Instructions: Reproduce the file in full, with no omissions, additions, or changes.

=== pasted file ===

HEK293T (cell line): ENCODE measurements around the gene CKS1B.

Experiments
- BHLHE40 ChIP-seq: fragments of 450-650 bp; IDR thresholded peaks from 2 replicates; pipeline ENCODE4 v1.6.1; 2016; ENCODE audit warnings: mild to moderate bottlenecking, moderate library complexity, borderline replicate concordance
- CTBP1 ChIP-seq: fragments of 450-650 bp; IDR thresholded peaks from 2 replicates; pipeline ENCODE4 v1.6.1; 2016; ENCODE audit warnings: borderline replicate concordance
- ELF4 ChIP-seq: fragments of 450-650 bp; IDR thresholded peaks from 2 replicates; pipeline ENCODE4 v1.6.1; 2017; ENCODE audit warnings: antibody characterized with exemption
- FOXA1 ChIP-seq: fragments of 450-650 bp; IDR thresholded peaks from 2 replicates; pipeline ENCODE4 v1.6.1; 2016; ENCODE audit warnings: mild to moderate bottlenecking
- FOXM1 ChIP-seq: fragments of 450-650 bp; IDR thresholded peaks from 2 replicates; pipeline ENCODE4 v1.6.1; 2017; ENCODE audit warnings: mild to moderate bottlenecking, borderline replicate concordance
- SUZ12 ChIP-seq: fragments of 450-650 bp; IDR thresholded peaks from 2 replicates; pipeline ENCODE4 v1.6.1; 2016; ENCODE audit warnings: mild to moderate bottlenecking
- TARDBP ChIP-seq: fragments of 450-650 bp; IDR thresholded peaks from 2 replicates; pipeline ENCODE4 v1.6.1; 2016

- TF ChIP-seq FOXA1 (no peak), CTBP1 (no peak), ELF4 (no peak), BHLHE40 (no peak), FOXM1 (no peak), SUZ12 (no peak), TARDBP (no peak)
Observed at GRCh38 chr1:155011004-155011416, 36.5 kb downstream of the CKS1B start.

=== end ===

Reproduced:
HEK293T (cell line): ENCODE measurements around the gene CKS1B.

Experiments
- BHLHE40 ChIP-seq: fragments of 450-650 bp; IDR thresholded peaks from 2 replicates; pipeline ENCODE4 v1.6.1; 2016; ENCODE audit warnings: mild to moderate bottlenecking, moderate library complexity, borderline replicate concordance
- CTBP1 ChIP-seq: fragments of 450-650 bp; IDR thresholded peaks from 2 replicates; pipeline ENCODE4 v1.6.1; 2016; ENCODE audit warnings: borderline replicate concordance
- ELF4 ChIP-seq: fragments of 450-650 bp; IDR thresholded peaks from 2 replicates; pipeline ENCODE4 v1.6.1; 2017; ENCODE audit warnings: antibody characterized with exemption
- FOXA1 ChIP-seq: fragments of 450-650 bp; IDR thresholded peaks from 2 replicates; pipeline ENCODE4 v1.6.1; 2016; ENCODE audit warnings: mild to moderate bottlenecking
- FOXM1 ChIP-seq: fragments of 450-650 bp; IDR thresholded peaks from 2 replicates; pipeline ENCODE4 v1.6.1; 2017; ENCODE audit warnings: mild to moderate bottlenecking, borderline replicate concordance
- SUZ12 ChIP-seq: fragments of 450-650 bp; IDR thresholded peaks from 2 replicates; pipeline ENCODE4 v1.6.1; 2016; ENCODE audit warnings: mild to moderate bottlenecking
- TARDBP ChIP-seq: fragments of 450-650 bp; IDR thresholded peaks from 2 replicates; pipeline ENCODE4 v1.6.1; 2016

- TF ChIP-seq FOXA1 (no peak), CTBP1 (no peak), ELF4 (no peak), BHLHE40 (no peak), FOXM1 (no peak), SUZ12 (no peak), TARDBP (no peak)
Observed at GRCh38 chr1:155011004-155011416, 36.5 kb downstream of the CKS1B start.